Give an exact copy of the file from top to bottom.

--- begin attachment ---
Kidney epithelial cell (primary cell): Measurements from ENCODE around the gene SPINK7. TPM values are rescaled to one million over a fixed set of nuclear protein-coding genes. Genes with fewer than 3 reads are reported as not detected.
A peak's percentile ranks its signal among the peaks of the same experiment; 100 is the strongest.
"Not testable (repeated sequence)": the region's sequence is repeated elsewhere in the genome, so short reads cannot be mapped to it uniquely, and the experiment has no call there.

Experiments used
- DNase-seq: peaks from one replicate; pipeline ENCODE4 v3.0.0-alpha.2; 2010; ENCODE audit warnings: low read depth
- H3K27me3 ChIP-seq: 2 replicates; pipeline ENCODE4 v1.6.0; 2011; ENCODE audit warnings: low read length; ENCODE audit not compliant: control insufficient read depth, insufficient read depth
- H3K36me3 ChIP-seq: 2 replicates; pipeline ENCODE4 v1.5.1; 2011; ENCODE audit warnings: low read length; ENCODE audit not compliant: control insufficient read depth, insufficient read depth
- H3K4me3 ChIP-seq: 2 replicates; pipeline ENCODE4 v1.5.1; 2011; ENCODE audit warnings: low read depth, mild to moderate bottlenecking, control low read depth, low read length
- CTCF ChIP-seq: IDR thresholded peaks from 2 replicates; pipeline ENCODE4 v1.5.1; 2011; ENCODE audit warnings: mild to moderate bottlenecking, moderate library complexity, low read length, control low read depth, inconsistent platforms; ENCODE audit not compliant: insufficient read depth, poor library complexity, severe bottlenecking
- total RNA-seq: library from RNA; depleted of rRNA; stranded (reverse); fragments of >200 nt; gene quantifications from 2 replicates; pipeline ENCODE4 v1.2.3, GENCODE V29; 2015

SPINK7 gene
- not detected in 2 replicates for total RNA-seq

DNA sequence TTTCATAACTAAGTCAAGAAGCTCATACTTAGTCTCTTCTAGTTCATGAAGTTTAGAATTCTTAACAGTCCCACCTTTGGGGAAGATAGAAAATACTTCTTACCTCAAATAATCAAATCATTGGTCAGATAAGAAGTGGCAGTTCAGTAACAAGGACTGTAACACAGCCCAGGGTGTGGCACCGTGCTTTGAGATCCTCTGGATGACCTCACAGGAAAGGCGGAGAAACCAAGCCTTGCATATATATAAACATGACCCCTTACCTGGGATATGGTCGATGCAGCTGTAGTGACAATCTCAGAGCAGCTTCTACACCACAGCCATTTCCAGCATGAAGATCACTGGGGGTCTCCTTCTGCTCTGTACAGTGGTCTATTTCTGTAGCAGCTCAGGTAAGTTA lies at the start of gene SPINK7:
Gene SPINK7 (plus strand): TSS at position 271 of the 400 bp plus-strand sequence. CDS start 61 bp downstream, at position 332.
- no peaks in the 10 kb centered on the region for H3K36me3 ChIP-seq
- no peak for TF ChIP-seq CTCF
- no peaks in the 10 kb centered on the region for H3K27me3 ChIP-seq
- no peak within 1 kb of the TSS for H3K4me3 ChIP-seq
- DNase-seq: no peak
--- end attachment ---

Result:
Kidney epithelial cell (primary cell): Measurements from ENCODE around the gene SPINK7. TPM values are rescaled to one million over a fixed set of nuclear protein-coding genes. Genes with fewer than 3 reads are reported as not detected.
A peak's percentile ranks its signal among the peaks of the same experiment; 100 is the strongest.
"Not testable (repeated sequence)": the region's sequence is repeated elsewhere in the genome, so short reads cannot be mapped to it uniquely, and the experiment has no call there.

Experiments used
- DNase-seq: peaks from one replicate; pipeline ENCODE4 v3.0.0-alpha.2; 2010; ENCODE audit warnings: low read depth
- H3K27me3 ChIP-seq: 2 replicates; pipeline ENCODE4 v1.6.0; 2011; ENCODE audit warnings: low read length; ENCODE audit not compliant: control insufficient read depth, insufficient read depth
- H3K36me3 ChIP-seq: 2 replicates; pipeline ENCODE4 v1.5.1; 2011; ENCODE audit warnings: low read length; ENCODE audit not compliant: control insufficient read depth, insufficient read depth
- H3K4me3 ChIP-seq: 2 replicates; pipeline ENCODE4 v1.5.1; 2011; ENCODE audit warnings: low read depth, mild to moderate bottlenecking, control low read depth, low read length
- CTCF ChIP-seq: IDR thresholded peaks from 2 replicates; pipeline ENCODE4 v1.5.1; 2011; ENCODE audit warnings: mild to moderate bottlenecking, moderate library complexity, low read length, control low read depth, inconsistent platforms; ENCODE audit not compliant: insufficient read depth, poor library complexity, severe bottlenecking
- total RNA-seq: library from RNA; depleted of rRNA; stranded (reverse); fragments of >200 nt; gene quantifications from 2 replicates; pipeline ENCODE4 v1.2.3, GENCODE V29; 2015

SPINK7 gene
- not detected in 2 replicates for total RNA-seq

DNA sequence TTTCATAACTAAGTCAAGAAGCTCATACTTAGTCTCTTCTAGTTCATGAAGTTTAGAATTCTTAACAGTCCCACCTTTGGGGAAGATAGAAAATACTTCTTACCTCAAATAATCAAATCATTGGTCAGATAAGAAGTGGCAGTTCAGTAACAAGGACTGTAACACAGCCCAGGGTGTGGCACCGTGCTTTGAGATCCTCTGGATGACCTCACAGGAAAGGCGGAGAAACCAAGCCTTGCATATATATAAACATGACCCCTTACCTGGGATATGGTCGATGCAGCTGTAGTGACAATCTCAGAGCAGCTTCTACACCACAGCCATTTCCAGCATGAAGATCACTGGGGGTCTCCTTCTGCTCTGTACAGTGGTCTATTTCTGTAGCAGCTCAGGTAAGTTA lies at the start of gene SPINK7:
Gene SPINK7 (plus strand): TSS at position 271 of the 400 bp plus-strand sequence. CDS start 61 bp downstream, at position 332.
- no peaks in the 10 kb centered on the region for H3K36me3 ChIP-seq
- no peak for TF ChIP-seq CTCF
- no peaks in the 10 kb centered on the region for H3K27me3 ChIP-seq
- no peak within 1 kb of the TSS for H3K4me3 ChIP-seq
- DNase-seq: no peak